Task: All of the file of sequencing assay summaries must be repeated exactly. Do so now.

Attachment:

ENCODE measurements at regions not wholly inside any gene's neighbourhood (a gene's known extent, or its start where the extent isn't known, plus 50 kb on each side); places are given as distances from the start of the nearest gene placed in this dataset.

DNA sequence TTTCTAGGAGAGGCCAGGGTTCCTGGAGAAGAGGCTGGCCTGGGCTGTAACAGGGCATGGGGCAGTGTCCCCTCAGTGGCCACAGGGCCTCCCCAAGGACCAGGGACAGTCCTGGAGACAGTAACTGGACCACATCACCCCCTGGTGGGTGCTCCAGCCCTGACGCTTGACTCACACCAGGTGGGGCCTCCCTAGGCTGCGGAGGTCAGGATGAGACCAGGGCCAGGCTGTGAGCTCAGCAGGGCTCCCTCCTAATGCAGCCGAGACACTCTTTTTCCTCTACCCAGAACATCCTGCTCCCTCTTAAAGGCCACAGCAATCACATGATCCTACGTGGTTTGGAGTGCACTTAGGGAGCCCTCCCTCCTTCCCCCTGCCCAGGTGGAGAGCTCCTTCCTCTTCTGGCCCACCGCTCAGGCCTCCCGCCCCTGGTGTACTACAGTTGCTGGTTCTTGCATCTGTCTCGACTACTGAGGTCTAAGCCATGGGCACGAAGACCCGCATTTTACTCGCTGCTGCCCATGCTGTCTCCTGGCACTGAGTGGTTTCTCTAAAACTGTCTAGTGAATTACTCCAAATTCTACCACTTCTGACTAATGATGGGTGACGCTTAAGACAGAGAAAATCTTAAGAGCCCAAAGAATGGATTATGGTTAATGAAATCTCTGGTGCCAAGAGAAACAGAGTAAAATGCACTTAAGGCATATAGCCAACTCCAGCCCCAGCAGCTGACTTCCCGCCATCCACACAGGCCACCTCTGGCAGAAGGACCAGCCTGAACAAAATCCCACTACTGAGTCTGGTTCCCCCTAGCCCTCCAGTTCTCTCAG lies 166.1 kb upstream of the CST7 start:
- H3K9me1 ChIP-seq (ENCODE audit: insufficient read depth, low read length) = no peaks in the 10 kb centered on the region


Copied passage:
ENCODE measurements at regions not wholly inside any gene's neighbourhood (a gene's known extent, or its start where the extent isn't known, plus 50 kb on each side); places are given as distances from the start of the nearest gene placed in this dataset.

DNA sequence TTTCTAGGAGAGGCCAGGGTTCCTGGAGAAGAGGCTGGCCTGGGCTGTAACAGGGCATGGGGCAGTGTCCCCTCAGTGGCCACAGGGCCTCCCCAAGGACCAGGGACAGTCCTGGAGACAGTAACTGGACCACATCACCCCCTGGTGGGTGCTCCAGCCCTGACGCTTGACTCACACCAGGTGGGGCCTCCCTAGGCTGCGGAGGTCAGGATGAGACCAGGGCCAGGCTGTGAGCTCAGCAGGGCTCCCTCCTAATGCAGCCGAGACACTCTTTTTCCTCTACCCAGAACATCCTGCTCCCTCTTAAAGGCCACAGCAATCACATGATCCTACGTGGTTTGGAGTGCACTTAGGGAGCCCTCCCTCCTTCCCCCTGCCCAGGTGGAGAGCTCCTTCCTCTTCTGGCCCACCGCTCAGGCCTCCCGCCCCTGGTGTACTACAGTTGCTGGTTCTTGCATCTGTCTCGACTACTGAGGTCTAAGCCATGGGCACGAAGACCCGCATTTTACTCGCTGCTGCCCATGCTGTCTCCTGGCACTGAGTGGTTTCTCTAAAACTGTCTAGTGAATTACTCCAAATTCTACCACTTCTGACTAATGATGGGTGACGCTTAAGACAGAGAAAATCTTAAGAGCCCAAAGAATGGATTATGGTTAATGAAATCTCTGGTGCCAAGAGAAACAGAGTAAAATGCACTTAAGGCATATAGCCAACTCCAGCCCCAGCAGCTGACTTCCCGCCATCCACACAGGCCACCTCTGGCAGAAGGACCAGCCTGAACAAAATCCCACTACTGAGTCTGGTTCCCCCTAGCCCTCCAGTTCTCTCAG lies 166.1 kb upstream of the CST7 start:
- H3K9me1 ChIP-seq (ENCODE audit: insufficient read depth, low read length) = no peaks in the 10 kb centered on the region